Defect of regulatory T cells in patients with Omenn syndrome

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Defect of regulatory T cells in patients with Omenn syndrome is a well researched topic, it is to be used as a guide or framework for your Academic Research.

Abstract

Background: Omenn syndrome (OS) is an autosomal-recessive
disorder characterized by severe immunodeficiency and T-cell–
mediated autoimmunity. The disease is caused by hypomorphic
mutations in recombination-activating genes that hamper the
process of Variable (V) Diversity (D) Joining (J) recombination,
leading to the generation of autoreactive T cells. We have
previously shown that in OS the expression of autoimmune
regulator, a key factor governing central tolerance, is markedly
reduced.
Objective: Here, we have addressed the role of peripheral
tolerance in the disease pathogenesis.
Methods: We have analyzed forkhead box protein P3 (FOXP3)
expression in peripheral blood T cells of 4 patients with OS and
in lymphoid organs of 8 patients with OS and have tested the
suppressive activity of sorted CD41 CD25high peripheral blood
T cells in 2 of these patients.
Results: We have observed that CD41CD25highT cells isolated
ex vivo from patients with OS failed to suppress proliferation of
autologous or allogenic CD41 responder T cells. Moreover,
despite individual variability in the fraction of circulating
FOXP31 CD4 cells in patients with OS, the
immunohistochemical analysis of FOXP3 expression in lymph
nodes and thymus of patients with OS demonstrated a severe
reduction of this cell subset compared with control tissues.
Conclusion: Overall, these results suggest a defect of regulatory
T cells in OS leading to a breakdown of peripheral tolerance,
which may actively concur to the development of autoimmune
manifestations in the disease.

Introduction

Omenn syndrome (OS) is a peculiar form of combined
immunodeficiency presenting with early-onset generalized eryth-
rodermia, failure to thrive, alopecia, lymphadenopathy, hepato-
splenomegaly, and intractable diarrhea.1 The immunologic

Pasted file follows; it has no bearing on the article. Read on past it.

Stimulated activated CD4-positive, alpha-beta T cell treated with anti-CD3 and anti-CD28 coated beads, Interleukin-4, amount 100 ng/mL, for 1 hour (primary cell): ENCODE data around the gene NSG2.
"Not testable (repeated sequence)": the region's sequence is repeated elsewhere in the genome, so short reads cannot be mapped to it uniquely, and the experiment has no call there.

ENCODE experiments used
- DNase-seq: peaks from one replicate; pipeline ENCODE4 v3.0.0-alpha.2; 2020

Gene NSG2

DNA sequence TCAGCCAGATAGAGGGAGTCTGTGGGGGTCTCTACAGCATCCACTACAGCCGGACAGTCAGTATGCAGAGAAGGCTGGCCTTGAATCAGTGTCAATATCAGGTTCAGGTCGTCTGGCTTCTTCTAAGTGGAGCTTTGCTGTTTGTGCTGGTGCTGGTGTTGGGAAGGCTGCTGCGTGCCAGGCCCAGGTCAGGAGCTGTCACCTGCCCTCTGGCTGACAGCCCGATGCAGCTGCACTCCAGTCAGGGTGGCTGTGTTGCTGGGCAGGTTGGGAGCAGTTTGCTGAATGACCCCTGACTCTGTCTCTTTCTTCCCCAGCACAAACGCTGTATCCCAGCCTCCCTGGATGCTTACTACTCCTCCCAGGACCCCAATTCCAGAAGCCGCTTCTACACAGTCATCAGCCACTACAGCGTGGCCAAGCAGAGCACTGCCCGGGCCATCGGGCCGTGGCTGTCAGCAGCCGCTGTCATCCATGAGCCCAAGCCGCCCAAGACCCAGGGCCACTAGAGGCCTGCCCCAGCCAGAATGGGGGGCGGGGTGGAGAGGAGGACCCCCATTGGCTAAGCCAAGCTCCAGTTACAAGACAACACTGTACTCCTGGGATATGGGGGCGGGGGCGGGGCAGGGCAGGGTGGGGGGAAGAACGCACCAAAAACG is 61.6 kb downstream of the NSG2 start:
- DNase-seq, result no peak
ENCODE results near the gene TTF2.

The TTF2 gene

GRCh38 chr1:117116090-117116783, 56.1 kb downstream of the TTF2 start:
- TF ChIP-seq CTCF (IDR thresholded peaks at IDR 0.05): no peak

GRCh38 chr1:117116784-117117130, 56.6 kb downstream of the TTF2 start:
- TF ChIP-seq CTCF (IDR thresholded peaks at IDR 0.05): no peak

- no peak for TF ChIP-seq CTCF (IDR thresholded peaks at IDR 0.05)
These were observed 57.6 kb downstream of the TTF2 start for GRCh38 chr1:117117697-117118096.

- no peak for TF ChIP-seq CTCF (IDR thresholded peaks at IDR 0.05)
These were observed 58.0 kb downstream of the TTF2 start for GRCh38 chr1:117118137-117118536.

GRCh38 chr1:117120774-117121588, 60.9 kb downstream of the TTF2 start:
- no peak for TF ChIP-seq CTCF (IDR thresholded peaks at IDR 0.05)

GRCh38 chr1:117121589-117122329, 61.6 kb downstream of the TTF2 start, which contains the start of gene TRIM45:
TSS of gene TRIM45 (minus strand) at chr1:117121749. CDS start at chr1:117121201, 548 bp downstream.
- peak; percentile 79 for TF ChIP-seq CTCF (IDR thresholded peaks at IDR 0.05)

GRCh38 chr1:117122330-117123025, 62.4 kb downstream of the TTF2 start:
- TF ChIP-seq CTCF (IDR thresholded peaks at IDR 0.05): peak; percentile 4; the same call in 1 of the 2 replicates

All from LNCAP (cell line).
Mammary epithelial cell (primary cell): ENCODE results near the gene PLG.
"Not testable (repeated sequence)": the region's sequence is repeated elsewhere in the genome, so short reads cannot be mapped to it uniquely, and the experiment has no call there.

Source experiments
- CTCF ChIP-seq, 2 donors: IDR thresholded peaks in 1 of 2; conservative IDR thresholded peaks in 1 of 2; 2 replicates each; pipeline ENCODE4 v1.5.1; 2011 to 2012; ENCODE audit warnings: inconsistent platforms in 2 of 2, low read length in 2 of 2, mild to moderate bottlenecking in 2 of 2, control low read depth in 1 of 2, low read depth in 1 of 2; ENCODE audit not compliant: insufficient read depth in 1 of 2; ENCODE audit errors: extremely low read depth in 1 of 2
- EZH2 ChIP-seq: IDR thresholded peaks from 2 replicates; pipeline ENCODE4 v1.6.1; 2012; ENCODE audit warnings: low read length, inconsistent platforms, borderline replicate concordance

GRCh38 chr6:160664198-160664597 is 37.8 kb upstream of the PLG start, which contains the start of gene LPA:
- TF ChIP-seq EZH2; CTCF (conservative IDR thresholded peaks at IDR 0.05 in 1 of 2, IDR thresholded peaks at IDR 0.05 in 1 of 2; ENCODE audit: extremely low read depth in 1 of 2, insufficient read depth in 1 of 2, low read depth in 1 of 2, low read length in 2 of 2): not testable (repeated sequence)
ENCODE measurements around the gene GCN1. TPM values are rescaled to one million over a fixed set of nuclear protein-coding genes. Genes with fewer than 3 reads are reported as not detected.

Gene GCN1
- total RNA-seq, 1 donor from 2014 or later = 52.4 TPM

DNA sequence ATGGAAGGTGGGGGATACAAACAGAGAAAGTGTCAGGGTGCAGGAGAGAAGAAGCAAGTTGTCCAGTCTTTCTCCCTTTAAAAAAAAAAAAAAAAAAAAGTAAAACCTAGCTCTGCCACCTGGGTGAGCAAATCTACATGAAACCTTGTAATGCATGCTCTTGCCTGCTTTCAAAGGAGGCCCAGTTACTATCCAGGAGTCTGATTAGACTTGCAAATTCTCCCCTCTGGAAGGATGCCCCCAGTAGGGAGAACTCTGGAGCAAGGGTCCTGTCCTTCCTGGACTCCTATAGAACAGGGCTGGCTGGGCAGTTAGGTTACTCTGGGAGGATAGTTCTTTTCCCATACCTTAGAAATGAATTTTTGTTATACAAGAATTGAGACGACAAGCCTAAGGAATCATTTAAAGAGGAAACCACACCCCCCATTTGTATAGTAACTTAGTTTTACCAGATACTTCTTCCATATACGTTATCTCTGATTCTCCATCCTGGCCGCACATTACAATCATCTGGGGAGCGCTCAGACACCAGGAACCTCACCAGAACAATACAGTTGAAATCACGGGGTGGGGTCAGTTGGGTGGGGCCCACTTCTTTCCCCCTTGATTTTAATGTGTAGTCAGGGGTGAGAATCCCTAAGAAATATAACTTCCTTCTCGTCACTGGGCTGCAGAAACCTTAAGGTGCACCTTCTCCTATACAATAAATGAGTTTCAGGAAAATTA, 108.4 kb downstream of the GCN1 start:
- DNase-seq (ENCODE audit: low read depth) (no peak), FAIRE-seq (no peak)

phenotype of OS is characterized by a normal to increased num-
ber of autologous T lymphocytes that express activation markers,
whereas circulating B cells are usually low or absent. Immuno-
globulin serum levels are very low, with the notable exception
of IgE levels, which are often increased.2,3
OS is most frequently associated with hypomorphic mutations
in the recombination-activating genes (RAGs), which impair but
do not complete abolish V(D)J recombination process, leading to
the generation only few productive antigen receptor gene rear-
rangements. As a consequence, T-cell repertoire is highly re-
stricted.4-7 More recently, additional gene defects that severely
reduce but do not completely ablate T-cell differentiation have
been shown to account for OS in a proportion of patients.8 What-
ever the molecular defects, oligoclonal and activated T cells in-
filtrate various organs, including skin, gut, spleen, and liver,
resulting in profound tissue damage.9-11 We have previously re-
ported that the thymus from patients with OS is markedly abnor-
mal, with lack of corticomedullary demarcation and absence of
Hassall bodies. In addition, the expression of autoimmune regu-
lator (AIRE) and AIRE-dependent tissue-restricted antigens is
severely reduced.12 On the basis of these findings, it has been hy-
pothesized that loss of central tolerance may contribute to the
immunopathology of OS. More recently, the lack of invariant
natural killer T cells (iNKT) has been proposed to contribute
to the immunopathology of OS.13 However, the possibility that
defects in other mechanisms of tolerance might be affected in
OS has not been tested so far. Peripheral dominant control of au-
toreactive T cells is primarily mediated by natural occurring
CD41CD251forkhead box protein P3 (FOXP3)1 regulatory T
(Treg) cells.14-17 Indeed, several human autoimmune diseases
have been associated with alterations in Treg-cell functions.18
The thymic development of this cell population is critically de-
pendent on the expression of the transcription repressor gene
FOXP3,
19 which also represents a valuable marker to identify
both thymic and peripheral Treg cells.20 In human beings, there
is evidence that in the thymic medulla Treg cells are generated
from thymocytes on high-affinity T-cell receptor–peptide–
MHC—mediated interaction with a subset of activated dendritic
cells, driving these cells to acquire proper regulatory function.21
Although FOXP3 is a marker for human Treg cells, it cannot be considered specific for this population because it can also be
expressed, along with CD25, by activated CD41 cells.22-24
In the current study, we have analyzed FOXP3 expression in
peripheral blood T cells of 4 patients with OS and in lymphoid
organs of 8 patients with OS and have tested the suppressive
activity of sorted CD41 CD25high CD127low/– peripheral blood T
cells in 2 of these patients. Our results provide for the first time
evidence of impaired development and function of Treg cells in
OS, implying that both central and peripheral tolerance are com-
promised in this disease.

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Additional information

Type

Project Topic and Material

Category

Allergy and Clinical Immunology

No of Chapters

5

Reference

Yes

Format

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